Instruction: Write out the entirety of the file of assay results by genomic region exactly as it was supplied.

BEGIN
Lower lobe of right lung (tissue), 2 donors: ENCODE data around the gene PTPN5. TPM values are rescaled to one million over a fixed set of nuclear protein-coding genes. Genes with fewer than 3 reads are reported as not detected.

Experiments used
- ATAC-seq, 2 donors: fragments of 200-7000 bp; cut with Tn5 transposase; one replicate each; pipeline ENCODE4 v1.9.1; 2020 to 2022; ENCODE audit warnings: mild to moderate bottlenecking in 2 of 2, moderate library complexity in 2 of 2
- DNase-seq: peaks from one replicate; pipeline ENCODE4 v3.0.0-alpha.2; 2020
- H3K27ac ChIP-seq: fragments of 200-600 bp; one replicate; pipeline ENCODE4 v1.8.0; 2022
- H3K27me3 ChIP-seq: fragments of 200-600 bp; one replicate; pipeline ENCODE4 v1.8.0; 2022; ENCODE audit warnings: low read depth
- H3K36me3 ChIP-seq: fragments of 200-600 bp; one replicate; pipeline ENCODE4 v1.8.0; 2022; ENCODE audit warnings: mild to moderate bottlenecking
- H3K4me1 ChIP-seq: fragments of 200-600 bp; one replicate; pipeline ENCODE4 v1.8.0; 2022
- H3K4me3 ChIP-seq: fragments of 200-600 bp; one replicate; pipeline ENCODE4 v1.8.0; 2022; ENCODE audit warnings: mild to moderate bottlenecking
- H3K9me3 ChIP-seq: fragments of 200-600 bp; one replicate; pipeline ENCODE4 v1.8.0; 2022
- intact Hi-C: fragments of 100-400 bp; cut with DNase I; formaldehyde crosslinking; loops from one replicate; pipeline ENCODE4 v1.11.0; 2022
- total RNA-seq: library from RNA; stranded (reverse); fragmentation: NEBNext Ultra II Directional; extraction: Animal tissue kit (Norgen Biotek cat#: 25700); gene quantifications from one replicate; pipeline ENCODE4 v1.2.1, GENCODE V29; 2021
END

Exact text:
Lower lobe of right lung (tissue), 2 donors: ENCODE data around the gene PTPN5. TPM values are rescaled to one million over a fixed set of nuclear protein-coding genes. Genes with fewer than 3 reads are reported as not detected.

Experiments used
- ATAC-seq, 2 donors: fragments of 200-7000 bp; cut with Tn5 transposase; one replicate each; pipeline ENCODE4 v1.9.1; 2020 to 2022; ENCODE audit warnings: mild to moderate bottlenecking in 2 of 2, moderate library complexity in 2 of 2
- DNase-seq: peaks from one replicate; pipeline ENCODE4 v3.0.0-alpha.2; 2020
- H3K27ac ChIP-seq: fragments of 200-600 bp; one replicate; pipeline ENCODE4 v1.8.0; 2022
- H3K27me3 ChIP-seq: fragments of 200-600 bp; one replicate; pipeline ENCODE4 v1.8.0; 2022; ENCODE audit warnings: low read depth
- H3K36me3 ChIP-seq: fragments of 200-600 bp; one replicate; pipeline ENCODE4 v1.8.0; 2022; ENCODE audit warnings: mild to moderate bottlenecking
- H3K4me1 ChIP-seq: fragments of 200-600 bp; one replicate; pipeline ENCODE4 v1.8.0; 2022
- H3K4me3 ChIP-seq: fragments of 200-600 bp; one replicate; pipeline ENCODE4 v1.8.0; 2022; ENCODE audit warnings: mild to moderate bottlenecking
- H3K9me3 ChIP-seq: fragments of 200-600 bp; one replicate; pipeline ENCODE4 v1.8.0; 2022
- intact Hi-C: fragments of 100-400 bp; cut with DNase I; formaldehyde crosslinking; loops from one replicate; pipeline ENCODE4 v1.11.0; 2022
- total RNA-seq: library from RNA; stranded (reverse); fragmentation: NEBNext Ultra II Directional; extraction: Animal tissue kit (Norgen Biotek cat#: 25700); gene quantifications from one replicate; pipeline ENCODE4 v1.2.1, GENCODE V29; 2021